Crowdfunding giant Indiegogo has chosen Canada as the test market for its new iPhone app that connects innovators with investors. Crowdfunding in Canada has taken off recently, with a huge share of Canadian funds funneled into charity events, new inventions and product launches daily. This latest introduction will change the way people fund and launch products and businesses in Canada and across the globe.
What is Crowdfunding?
To put it simply, crowdfunding is a platform that connects great minds to funders who want to bring their ideas to life. There is a variety of projects that are funded, from mission trips overseas to new technology and small business ventures. Inventors can find investors to back the costs of creating prototypes and start-ups can find money to pay for office space.
The funders are not venture capitalists or large corporations. In most cases, the majority of the funds raised come from individuals who believe in the project and want to see it through to completion. Some contribute as little as five dollars while others contribute $5,000. There are few restrictions on who can donate and in what amounts.
The highest grossing crowdfunded project was “Star Citizen,” an independent video game project funded through Kickstarter. The project’s campaign goal was $500,000, and as of this writing, the project has raised more than $47 million with 470,000 backers.
Other projects have come in at similar numbers, with funders clamoring to get in on the investment action. Project “Bring Back Reading Rainbow” is featured on Kickstarter and aims to bring a version of the popular 80s reading show to the iPad. These iPads will be distributed to children in disadvantaged neighborhoods. So far, the project has raised more than $3.9 million.
How Canada Ranks in Crowdfunding
Indiegogo, one of the largest crowdfunding sites on the market, has a huge share of revenue from its Canadian affiliates. Canada is the site’s second-largest source of donated revenue, and has enjoyed a 50% increase in funding from last year’s totals.
Rival crowdfunder Kickstarter has also captured a huge share of the Canadian donation market. Since the site opened up its platform to Canadian users in fall 2013, it has collected more than $14 million in donations for 1,400 new projects.
CoreChair, who produces an office chair that features a revolutionary adjustable multi-axis tilt mechanism that builds core strength, reduces back strain, and increases productivity, is an Inertia client and an early example of Kickstarter’s crowdfunding success in Canada, having achieved funding of over 140% of their goal.
Canada is the world leader in crowdfunding platforms, with more than 45 available for donors to connect with project creators from across the globe.
Canadian crowdfunding runs the gamut of offerings, from sites that offer general fundraising services to those that serve niches. Sites like Art Market Canada serve the artistic and creative communities and allow donors to fund up and coming artists.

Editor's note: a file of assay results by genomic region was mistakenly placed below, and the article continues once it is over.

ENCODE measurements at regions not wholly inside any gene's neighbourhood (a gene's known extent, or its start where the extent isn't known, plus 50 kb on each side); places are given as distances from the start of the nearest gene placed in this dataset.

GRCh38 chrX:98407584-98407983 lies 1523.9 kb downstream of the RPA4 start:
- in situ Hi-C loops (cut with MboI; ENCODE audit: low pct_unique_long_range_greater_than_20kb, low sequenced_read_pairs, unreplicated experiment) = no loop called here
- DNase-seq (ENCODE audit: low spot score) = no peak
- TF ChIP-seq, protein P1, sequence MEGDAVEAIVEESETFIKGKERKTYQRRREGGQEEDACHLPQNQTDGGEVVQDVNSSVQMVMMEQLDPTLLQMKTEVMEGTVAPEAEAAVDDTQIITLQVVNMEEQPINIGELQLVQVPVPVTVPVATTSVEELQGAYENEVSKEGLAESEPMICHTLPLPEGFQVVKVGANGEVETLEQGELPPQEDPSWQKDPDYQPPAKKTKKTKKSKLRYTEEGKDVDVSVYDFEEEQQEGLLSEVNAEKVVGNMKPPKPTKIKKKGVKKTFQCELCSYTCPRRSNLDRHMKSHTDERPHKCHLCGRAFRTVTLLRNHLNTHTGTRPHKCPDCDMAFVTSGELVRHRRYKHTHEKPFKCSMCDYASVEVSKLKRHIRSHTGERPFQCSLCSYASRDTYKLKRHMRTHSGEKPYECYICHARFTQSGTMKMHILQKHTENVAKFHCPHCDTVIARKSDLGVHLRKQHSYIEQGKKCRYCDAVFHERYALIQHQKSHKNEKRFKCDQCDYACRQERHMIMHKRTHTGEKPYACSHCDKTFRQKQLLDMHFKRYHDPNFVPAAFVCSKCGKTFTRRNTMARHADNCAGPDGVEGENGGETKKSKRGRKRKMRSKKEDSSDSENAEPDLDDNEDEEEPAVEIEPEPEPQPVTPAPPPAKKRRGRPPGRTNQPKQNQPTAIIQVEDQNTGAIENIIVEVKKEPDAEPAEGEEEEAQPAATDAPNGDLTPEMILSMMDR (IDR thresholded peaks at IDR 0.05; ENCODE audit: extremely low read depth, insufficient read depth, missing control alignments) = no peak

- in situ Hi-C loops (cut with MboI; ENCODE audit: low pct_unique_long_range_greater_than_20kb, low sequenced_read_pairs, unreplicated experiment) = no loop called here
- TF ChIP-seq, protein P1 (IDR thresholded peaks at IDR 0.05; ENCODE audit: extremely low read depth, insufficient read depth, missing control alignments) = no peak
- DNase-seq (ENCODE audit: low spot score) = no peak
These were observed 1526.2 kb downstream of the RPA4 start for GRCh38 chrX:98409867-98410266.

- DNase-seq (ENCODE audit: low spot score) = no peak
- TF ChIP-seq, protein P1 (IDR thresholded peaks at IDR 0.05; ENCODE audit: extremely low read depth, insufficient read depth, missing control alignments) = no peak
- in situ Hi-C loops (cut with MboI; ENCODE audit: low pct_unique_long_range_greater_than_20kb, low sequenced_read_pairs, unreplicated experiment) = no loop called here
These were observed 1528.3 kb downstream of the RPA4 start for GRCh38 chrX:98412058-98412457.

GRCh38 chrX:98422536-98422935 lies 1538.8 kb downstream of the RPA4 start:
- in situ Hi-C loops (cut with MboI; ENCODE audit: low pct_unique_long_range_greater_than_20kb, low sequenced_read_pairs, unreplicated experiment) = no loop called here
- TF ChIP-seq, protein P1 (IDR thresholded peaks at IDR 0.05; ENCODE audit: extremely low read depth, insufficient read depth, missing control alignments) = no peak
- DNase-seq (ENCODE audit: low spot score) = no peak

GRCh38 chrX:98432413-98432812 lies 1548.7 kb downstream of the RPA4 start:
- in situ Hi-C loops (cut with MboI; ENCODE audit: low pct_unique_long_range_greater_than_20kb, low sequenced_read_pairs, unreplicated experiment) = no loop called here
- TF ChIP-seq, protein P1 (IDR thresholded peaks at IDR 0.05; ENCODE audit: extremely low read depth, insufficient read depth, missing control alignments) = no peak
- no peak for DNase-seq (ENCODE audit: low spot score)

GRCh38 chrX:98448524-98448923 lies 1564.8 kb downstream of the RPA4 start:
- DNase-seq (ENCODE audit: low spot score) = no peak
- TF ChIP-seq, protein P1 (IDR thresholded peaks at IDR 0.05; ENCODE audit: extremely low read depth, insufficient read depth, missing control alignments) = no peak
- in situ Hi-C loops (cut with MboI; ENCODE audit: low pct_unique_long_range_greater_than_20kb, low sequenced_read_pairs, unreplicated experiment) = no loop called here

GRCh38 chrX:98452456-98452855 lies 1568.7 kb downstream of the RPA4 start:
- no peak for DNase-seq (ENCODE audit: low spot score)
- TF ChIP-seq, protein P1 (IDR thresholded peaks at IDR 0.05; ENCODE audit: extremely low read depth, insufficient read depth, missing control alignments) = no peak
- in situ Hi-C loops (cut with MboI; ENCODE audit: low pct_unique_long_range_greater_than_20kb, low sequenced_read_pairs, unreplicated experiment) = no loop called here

Doc Ignite was specially created to fund documentary creation and is one of the fastest growing crowdfunding sites in the world. Some of Doc Ignite’s producers and project creators have gone on to release high-grossing documentaries and independent films.
Gambitious is tailored around game creators and the gaming community. A Swiss Indie studio recently raised enough capital from 651 investors to create a simulated train and railroad game for worldwide distribution.
Types of Crowdfunding
There are several types of crowdfunding available, each with its own benefits and drawbacks.
– Equity Based
In equity based crowdfunding, funders receive a portion of the profits generated from their donation. They receive an ongoing stake in the company, similar to shareholders and stock owners.
– Charity or Donation Based
All of the proceeds of the funds raised go toward a specific charity (all of the funds go to a needy student in Brazil, for example).
– Lending Based
This type of funding is similar to a loan in that it has to be repaid. The project creator will pay back the funders over a set period of time.
– Reward Based
Funders receive a product in exchange for their donation. This usually takes the form of a part of the project they are funding (all funders get a copy of software that is created).
– All-or-Nothing Funding
In this funding system, the project must raise 100% of the funds they request. If they fall short of their goal, all money is returned to the funders and the project creators get nothing.
– Keep-What-You-Raise Funding
Project creators keep all of what they raise, regardless of whether they reach their intended goal.
How Crowdfunding Helps Launch New Products
Creators looking to launch new products often find the cost of creating prototypes, hiring developers and conducting marketing campaigns cost-prohibitive. With crowdfunding, creators can raise both money and product awareness.
Contributors to new project campaigns often share their fundraising activities with their social media networks, creating an online buzz about the proposed project.
Indiegogo’s new app promises to open up the arena of Canada crowdfunding and create new avenues for inventors and project creators alike. Through crowdfunding, even the smallest idea can blossom into a world-changing invention…